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What Doctors Don't Tell You

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October 2020 (Vol. 5 Issue 7)

Treating minor burns

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Treating minor burns image

Q) My daughter accidentally burned her arm with her hair straighteners, leaving a bright pink mark about two inches wide

Q) My daughter accidentally burned her arm with her hair straighteners, leaving a bright pink mark about two inches wide. I've been keeping the area cool and clean with cold-water compresses, but are there any natural remedies to speed up healing and prevent scarring?-H.E., London

A) Assuming the contact with the iron was brief, it sounds like your daughter has a first-degree burn-the least serious type, affecting only the outermost layer of skin. Despite being red, swollen and painful, it will probably heal by itself in 3-5 days. However, if blisters develop and the skin takes on a bright red, splotchy appearance, there may be damage to deeper layers of the skin-a second-degree burn. Third-degree burns are the worst, extending through all layers of the skin and causing nerve damage.

Only first- and minor second-degree burns (no larger than three inches in diameter and not on the hands, feet, face, groin, buttocks or a major joint) are considered self-treatable. More severe burns require medical attention as they have greater risks of complications such as skin and systemic infections, fluid loss and shock.

Considering the size and location of your daughter's burn, it should be safe to treat her at home. But if you have any doubts, see your doctor.

Natural treatments

One of the best-known alternative remedies for burns is aloe vera. The plant's moisturizing, anti-inflammatory and mildly antiseptic effects are well known (J Med Assoc Thai, 2000; 83: 417-25; Adv Drug React Toxicol Rev, 2001; 20: 89-103). Burns treated with aloe vera heal, on average, nine days faster than those treated by other methods (Burns, 2007; 33: 713-8), and first-, second- and even third-degree burns may benefit from aloe vera (Plast Reconstr Surg, 1988; 81: 386-9).

Raw honey and gauze was significantly better than conventional bandages for superficial burns treated at a hospital (Br J Plast Surg, 1993; 46: 322-3; Burns, 1994; 20: 331-3). Honey is also more effective than silver sulphadiazine (SSD), a topical anti-infective dressing that comes with a load of side-effects. Also, 87 per cent of burns treated with honey were healed within 15 days compared with only10 per cent with SSD. In addition, the honey relieved pain, reduced scarring and had superior antibacterial properties compared with SSD (Br J Surg, 1991; 78: 497-8).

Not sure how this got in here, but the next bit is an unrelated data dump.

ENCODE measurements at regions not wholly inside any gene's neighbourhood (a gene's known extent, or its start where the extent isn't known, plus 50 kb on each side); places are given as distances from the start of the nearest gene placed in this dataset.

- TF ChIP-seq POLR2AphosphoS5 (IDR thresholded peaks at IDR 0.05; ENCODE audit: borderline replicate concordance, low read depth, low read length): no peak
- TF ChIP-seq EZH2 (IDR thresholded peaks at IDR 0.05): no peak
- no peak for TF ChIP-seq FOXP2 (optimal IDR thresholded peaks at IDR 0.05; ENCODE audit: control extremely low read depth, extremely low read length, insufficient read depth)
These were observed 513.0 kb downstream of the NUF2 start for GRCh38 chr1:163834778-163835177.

Moist exposed burns ointment (MEBO), an oil-based ointment developed in China, is also better than SSD for burns. Containing beta-sitosterol (anti-inflammatory), ber-berine (antimicrobial), sesame oil and small quantities of other plant ingredients, it's just as effective at wound healing as SSD, but with less skin sloughing, allowing better assessment of healing progress, and is simply easier to use (Ann Acad Med Singapore, 2000; 29: 7-10). Moreover, MEBO brings greater pain relief than conventional burns treatments (J Burn Care Rehabil, 2003; 24: 289-96).

A number of herbs-used as either creams or oils-may also be useful for burns. These include St John's wort, Calendula officinalis (marigold) and gotu kola (Centella asiatica) (J Pharm Biomed Anal, 2007; 45: 756-61; Acta Physiol Pharmacol Bulg, 1982; 8: 63-7; Dakar Med, 2005; 50: 77-81). In Viet-nam, the water extracted from the bark of Choerospondias axillaris (hog plum tree or lapsi) is often used as a burns remedy because it is inexpensive. In one trial, 20 patients with second-degree burns treated with the bark extract were healed in just 11 days vs 17 days with saline gauze; the number of wound infections was significantly lower,too (Scand J Plast Reconstr Surg Hand Surg, 1996; 30: 139-44).

Certain fruits and vegetables also have burns-healing properties. A papaya-based preparation has demonstrated anti-inflammatory, antibacterial and antioxidant activity and-although the results may not apply to humans-it accelerated healing and reduced inflammation in rats with burns wounds (Bull Exp Biol Med, 2004; 137: 560-2). Boiled potato peelings can also make good burns dressings (Burns, 1990; 16: 137-43). However, it was only half as effective as honey, according to one study (Burns, 1996; 22: 491-3).

Finally, studies in hospitalized patients with severe burns suggest that certain supplements-including ornithine alpha-ketoglutarate (OKG), arginine, zinc, copper and selenium-can also aid healing (Clin Nutr, 1999;18: 307-11; Zhonghua Zheng Xing Shao Shang Wai Ke Za Zhi, 1990;6: 83-6, 155; Am J Clin Nutr, 1998; 68: 365-71).

First aid for burns

- Cool the burn, ideally within 20 minutes of the injury. Hold the burned area under cold running water for at least five minutes or until the pain subsides. Alternatively, immerse the burn in cold water or cool it with cold compresses.

- Never apply ice or butter to the burn.

- Cover the burn with a sterile gauze bandage. Wrap the gauze loosely to avoid putting pressure on burned skin.

- Don't break blisters. Broken blisters are vulnerable to infection.

- Watch for signs of infection, such as increased pain, redness, fever, swelling or oozing. If infection develops, seek medical help.

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